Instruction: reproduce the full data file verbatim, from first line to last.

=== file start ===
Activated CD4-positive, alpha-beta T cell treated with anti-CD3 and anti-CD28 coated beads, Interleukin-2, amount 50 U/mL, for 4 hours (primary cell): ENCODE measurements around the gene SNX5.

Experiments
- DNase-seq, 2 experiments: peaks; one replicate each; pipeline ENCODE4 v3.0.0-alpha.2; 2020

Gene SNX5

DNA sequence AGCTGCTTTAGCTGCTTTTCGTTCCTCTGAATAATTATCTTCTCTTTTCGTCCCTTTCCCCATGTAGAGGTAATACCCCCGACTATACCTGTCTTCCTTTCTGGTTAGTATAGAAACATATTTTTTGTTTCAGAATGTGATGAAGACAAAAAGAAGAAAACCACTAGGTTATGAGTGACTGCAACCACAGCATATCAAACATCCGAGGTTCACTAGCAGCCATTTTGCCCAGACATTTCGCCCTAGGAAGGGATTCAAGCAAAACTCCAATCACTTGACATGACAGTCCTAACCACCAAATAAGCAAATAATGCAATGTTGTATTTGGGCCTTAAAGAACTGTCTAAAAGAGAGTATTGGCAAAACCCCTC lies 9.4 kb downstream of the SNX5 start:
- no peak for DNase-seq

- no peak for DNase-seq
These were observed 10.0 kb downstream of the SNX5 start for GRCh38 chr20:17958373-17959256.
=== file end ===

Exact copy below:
Activated CD4-positive, alpha-beta T cell treated with anti-CD3 and anti-CD28 coated beads, Interleukin-2, amount 50 U/mL, for 4 hours (primary cell): ENCODE measurements around the gene SNX5.

Experiments
- DNase-seq, 2 experiments: peaks; one replicate each; pipeline ENCODE4 v3.0.0-alpha.2; 2020

Gene SNX5

DNA sequence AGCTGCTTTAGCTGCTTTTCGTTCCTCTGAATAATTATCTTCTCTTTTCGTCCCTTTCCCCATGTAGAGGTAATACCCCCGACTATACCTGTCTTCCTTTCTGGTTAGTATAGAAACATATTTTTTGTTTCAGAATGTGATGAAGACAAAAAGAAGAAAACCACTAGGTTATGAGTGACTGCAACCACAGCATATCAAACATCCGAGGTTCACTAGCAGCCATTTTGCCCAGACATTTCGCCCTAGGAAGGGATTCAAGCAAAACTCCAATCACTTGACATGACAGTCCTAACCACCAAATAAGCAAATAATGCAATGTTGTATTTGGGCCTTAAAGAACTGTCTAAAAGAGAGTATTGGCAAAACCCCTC lies 9.4 kb downstream of the SNX5 start:
- no peak for DNase-seq

- no peak for DNase-seq
These were observed 10.0 kb downstream of the SNX5 start for GRCh38 chr20:17958373-17959256.